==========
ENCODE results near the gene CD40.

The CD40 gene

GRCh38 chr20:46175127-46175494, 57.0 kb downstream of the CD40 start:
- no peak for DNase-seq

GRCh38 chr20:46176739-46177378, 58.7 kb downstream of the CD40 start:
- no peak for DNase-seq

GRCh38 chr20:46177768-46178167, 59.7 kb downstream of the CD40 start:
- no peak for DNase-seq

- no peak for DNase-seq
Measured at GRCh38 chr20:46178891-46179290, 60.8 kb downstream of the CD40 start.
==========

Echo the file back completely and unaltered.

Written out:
ENCODE results near the gene CD40.

The CD40 gene

GRCh38 chr20:46175127-46175494, 57.0 kb downstream of the CD40 start:
- no peak for DNase-seq

GRCh38 chr20:46176739-46177378, 58.7 kb downstream of the CD40 start:
- no peak for DNase-seq

GRCh38 chr20:46177768-46178167, 59.7 kb downstream of the CD40 start:
- no peak for DNase-seq

- no peak for DNase-seq
Measured at GRCh38 chr20:46178891-46179290, 60.8 kb downstream of the CD40 start.